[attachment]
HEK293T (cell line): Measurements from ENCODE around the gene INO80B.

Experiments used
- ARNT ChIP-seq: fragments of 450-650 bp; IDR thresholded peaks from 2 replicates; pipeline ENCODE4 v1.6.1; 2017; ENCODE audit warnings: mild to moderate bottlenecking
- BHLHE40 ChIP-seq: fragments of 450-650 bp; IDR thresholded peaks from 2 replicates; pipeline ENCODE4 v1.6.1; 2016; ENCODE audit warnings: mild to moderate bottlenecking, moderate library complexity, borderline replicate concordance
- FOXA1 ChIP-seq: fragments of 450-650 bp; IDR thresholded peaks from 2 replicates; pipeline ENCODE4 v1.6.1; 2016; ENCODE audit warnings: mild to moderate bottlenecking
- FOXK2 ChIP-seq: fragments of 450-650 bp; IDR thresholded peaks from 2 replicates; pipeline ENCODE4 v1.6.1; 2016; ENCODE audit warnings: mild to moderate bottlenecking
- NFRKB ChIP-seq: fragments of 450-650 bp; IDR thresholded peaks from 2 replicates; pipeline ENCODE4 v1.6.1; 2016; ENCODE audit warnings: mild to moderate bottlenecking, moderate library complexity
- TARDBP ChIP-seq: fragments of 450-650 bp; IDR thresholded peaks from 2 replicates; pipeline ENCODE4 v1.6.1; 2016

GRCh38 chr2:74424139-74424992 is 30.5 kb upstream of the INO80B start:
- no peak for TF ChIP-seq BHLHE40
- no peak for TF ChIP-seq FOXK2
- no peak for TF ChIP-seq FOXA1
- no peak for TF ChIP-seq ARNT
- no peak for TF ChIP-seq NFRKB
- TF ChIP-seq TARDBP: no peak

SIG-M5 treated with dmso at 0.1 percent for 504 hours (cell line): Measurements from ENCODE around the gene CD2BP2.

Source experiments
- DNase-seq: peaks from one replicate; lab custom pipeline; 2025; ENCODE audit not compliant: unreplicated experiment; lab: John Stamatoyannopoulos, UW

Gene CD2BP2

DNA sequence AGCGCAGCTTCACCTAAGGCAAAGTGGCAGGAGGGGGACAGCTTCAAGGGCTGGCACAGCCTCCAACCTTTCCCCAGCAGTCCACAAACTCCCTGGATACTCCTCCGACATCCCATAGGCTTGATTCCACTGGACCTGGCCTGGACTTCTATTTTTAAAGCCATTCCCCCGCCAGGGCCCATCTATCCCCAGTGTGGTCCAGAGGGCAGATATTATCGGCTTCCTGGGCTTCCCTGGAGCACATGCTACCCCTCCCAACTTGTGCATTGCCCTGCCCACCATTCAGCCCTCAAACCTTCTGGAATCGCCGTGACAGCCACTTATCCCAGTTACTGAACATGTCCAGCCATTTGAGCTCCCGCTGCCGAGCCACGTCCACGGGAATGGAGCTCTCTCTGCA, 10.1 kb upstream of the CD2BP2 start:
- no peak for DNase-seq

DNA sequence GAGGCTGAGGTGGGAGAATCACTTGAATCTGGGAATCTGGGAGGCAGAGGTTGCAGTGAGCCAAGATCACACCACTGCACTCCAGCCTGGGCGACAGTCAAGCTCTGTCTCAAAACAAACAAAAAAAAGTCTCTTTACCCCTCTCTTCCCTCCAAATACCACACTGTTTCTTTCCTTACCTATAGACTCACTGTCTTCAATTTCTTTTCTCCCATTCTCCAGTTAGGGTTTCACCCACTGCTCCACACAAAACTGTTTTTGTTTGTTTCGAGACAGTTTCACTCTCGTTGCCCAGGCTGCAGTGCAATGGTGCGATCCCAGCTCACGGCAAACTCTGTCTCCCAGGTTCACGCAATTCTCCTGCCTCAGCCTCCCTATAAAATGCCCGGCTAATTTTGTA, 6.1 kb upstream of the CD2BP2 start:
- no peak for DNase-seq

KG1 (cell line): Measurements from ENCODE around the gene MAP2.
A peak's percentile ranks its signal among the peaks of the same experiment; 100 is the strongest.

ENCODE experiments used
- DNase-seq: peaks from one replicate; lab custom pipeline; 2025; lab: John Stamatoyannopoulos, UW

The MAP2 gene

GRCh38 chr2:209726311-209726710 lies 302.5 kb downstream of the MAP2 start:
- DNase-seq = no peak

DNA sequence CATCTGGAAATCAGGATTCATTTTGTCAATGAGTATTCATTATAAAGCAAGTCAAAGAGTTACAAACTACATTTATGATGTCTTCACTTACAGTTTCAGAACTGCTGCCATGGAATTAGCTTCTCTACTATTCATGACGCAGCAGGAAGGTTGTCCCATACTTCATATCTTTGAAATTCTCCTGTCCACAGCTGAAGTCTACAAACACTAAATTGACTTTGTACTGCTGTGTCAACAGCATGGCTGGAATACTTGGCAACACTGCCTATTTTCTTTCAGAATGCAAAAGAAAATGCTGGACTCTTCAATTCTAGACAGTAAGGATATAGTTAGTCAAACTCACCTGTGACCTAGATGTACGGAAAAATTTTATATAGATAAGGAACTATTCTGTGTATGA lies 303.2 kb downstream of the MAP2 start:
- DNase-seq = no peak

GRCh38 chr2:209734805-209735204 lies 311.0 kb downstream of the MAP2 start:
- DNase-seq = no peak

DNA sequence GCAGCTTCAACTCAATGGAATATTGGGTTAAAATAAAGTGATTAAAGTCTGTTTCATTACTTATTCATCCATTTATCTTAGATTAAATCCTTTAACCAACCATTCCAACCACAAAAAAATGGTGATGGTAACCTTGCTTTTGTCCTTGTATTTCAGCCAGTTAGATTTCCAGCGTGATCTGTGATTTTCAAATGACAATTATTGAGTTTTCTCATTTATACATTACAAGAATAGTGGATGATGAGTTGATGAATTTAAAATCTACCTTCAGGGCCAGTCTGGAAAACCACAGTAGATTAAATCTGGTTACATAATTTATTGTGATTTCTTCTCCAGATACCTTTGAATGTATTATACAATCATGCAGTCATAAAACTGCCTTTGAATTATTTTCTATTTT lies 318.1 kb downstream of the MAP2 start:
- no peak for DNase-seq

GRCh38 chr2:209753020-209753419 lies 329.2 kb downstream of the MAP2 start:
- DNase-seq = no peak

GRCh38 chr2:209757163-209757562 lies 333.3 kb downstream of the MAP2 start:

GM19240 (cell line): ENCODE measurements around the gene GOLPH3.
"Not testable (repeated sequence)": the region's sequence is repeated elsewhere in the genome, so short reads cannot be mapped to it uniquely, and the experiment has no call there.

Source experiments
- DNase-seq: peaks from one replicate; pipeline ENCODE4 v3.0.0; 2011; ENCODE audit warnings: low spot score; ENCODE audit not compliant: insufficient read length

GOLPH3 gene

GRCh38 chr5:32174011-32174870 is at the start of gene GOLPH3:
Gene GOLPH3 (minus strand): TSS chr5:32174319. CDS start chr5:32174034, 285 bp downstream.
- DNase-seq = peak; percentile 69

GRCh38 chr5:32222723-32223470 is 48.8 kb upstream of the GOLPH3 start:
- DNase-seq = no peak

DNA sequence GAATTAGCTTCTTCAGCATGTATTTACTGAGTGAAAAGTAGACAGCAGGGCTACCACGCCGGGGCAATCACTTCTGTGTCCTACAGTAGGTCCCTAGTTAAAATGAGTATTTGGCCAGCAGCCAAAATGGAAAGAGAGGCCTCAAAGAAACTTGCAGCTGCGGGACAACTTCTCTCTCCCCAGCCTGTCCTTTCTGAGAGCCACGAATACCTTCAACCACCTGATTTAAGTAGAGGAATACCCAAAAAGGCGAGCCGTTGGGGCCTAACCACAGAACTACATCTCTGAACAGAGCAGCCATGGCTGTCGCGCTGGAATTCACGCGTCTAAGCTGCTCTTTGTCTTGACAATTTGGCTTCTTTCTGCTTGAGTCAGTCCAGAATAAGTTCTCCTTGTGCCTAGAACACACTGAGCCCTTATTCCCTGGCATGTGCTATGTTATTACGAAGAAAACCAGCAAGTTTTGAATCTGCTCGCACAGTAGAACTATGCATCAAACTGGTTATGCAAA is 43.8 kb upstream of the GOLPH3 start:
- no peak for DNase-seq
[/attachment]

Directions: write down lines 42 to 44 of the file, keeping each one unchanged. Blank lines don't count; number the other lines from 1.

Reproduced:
Source experiments
- DNase-seq: peaks from one replicate; pipeline ENCODE4 v3.0.0; 2011; ENCODE audit warnings: low spot score; ENCODE audit not compliant: insufficient read length

GOLPH3 gene